Poor people, Historic buildings

September 19th, 2007

I still haven’t gotten used to the fact that in Peru the poor are the ones who live in the oldest, most historic and most culturally valuable buildings in the country, and in some cases most of South America.

It’s still strange to me that some of the most run-down, rough and poorest neighbourhoods are also the oldest, and that they are falling apart and no-one seems to care.

What’s strange to Peruvians, especially those who live in these buildings that can be hundreds of years old, is that in most other countries these buildings would be snapped up by the richest of the rich and be worth millions if not tens of million of dollars.

Here though they are decaying, abandoned and occupied by those who have no-where else to go. Not being able to pay for maintenance of any kind, soon all these buildings will be gone.

This street in the area of Lima known as the Barrios Altos used to house the wealthy upper-middle classes and would once have been busy with horses and carts ferrying the residents to and from the nearby city centre. Now it lays almost in ruins.
If you continue walking straight ahead you will reach the Quinta Heeren, in the World Monument Fund’s top 100 most endangered buildings list.
Lima’s incredibly famous balconies, an integral part of the city’s history, are collapsing wherever you look. Originating from the Moorish customs of some Spanish immigrants, there’s nothing more important to preserve in Lima’s centre.
Luckily, closer to the city’s Plaza de Armas, some of these balconies look destined to be saved as the Government and private investors finally managed to find funds to restore a few of the buildings.

A street leading to the river front would be prime real estate elsewhere, but not here, not far behind Peru’s congress building. This building may only be a hundred years old or so, but 5 minutes walk from the river and the centre of Government; it’s not immediately easy to see what could have happened to this area of the city.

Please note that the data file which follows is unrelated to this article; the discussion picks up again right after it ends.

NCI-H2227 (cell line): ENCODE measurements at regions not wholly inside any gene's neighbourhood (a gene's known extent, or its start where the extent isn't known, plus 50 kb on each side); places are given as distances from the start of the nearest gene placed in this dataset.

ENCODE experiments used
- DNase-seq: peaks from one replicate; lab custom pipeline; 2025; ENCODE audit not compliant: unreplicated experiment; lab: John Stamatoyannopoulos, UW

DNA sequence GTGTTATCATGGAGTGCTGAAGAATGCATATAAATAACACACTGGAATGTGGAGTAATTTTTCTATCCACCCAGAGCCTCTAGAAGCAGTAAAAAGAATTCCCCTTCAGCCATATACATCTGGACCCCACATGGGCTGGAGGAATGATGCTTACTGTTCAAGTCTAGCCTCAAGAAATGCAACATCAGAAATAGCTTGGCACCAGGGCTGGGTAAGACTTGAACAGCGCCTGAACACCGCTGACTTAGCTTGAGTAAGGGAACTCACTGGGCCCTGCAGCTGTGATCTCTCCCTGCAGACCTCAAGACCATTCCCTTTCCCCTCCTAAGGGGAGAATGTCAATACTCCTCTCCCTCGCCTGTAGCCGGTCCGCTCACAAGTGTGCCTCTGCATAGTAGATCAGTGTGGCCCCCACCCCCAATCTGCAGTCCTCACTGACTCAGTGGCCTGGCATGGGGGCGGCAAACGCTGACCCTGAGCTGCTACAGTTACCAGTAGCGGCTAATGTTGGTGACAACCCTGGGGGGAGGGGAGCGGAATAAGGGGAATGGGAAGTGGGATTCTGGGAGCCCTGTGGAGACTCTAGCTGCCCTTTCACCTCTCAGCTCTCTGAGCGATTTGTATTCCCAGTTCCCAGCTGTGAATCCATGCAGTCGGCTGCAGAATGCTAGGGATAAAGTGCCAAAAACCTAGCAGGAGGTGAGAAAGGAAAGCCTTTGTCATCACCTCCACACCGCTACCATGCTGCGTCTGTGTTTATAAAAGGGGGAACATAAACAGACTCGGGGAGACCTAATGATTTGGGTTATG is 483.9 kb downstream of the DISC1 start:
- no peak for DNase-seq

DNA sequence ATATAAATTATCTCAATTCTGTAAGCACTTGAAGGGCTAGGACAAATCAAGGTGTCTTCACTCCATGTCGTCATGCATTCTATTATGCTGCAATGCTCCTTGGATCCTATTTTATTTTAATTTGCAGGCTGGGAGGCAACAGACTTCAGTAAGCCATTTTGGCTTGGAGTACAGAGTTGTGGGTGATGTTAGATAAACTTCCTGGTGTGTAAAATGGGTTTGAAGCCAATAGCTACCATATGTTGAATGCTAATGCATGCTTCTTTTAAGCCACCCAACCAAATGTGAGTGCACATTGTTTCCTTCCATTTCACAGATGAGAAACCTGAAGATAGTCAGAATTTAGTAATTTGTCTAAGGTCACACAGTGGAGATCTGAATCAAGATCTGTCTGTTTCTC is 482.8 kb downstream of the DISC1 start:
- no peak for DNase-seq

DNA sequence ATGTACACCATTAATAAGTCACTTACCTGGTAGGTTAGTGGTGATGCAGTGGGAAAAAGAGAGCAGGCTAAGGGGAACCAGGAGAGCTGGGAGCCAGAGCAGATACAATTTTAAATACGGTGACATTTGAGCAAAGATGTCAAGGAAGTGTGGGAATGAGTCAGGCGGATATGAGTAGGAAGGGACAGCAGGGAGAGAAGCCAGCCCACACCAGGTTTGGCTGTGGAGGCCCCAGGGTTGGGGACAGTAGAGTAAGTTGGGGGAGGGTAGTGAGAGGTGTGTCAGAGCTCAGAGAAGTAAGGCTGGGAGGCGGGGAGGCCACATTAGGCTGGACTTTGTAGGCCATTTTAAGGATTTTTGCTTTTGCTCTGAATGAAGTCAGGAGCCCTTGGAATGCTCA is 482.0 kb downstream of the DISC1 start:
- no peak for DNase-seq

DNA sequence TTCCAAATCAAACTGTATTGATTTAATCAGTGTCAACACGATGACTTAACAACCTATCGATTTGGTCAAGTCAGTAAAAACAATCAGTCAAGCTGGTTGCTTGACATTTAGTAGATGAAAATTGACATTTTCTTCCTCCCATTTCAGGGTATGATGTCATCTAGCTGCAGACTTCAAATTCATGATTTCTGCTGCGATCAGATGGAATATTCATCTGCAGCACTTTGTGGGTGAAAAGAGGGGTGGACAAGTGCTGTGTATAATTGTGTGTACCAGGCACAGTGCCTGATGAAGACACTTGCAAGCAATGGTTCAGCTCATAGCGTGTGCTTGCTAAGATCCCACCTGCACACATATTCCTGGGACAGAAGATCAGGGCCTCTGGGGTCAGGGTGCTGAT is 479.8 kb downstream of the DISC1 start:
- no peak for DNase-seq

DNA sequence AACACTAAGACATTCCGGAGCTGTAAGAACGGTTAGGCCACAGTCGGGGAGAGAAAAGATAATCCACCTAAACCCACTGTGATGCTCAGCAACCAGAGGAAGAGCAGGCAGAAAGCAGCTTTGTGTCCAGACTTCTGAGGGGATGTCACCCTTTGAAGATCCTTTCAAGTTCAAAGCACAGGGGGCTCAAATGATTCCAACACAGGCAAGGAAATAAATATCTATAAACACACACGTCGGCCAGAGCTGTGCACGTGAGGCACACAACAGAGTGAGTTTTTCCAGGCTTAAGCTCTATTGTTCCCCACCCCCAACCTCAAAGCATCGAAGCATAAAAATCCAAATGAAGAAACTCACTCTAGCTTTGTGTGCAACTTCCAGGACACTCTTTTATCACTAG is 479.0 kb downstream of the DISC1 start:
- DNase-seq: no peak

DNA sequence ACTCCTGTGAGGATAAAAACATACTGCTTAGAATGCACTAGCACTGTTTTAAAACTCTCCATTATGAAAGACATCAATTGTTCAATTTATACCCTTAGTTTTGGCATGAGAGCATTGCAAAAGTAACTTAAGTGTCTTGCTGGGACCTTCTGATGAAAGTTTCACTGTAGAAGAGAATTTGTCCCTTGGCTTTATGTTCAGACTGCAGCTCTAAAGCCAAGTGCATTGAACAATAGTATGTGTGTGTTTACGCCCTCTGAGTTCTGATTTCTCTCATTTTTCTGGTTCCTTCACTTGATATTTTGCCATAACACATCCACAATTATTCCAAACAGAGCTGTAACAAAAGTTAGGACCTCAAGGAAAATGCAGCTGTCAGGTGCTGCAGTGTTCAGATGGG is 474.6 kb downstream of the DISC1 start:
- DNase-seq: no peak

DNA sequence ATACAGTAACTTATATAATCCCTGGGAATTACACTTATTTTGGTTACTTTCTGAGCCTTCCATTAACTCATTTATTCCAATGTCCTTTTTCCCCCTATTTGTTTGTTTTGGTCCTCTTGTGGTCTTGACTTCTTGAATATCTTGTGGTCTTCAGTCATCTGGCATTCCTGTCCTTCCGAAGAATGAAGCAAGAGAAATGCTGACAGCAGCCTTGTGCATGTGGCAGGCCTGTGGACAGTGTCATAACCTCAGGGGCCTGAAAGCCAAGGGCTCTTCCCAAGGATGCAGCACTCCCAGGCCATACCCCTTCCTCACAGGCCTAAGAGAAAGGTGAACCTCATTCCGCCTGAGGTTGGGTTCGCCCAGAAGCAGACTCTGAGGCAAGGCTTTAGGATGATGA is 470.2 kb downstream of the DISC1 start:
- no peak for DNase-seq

In Rimac, what was once the centre of the city’s night life and an important cultural centre is now ravaged with poverty and crime. Long gone are the bustling streets of this always-working class neighbourhood the other side of the river – Lima’s wealthy now never come to party.
Buildings as historic as those as in central Lima and older than those in the Barrios Altos fall apart on a daily basis.
More decay in Rimac. There’s probably no saving this old balcony. In fact, it’s near impossible to find a building that wouldn’t be legally condemned if inspected.

This beautiful old building, painted in my favourite Limeño colour, is also in Rimac. It’s doing all right for the moment but with no maintenance, how will it be holding up in 20 years?
When the rich pulled out of the central areas, those mentioned above, they moved to new up-and-coming areas such as Breña, 20 minutes walk away. But here too, buildings less than 100 years old are now abandoned, cursed with for-sale signs that will hang until the day they collapse.

No million-dollar price tag on this Breña building. When it collapsed not so long ago it was condemned. The 4 other buildings of the same age and design at the other end of the junctions are on the verge of going too.

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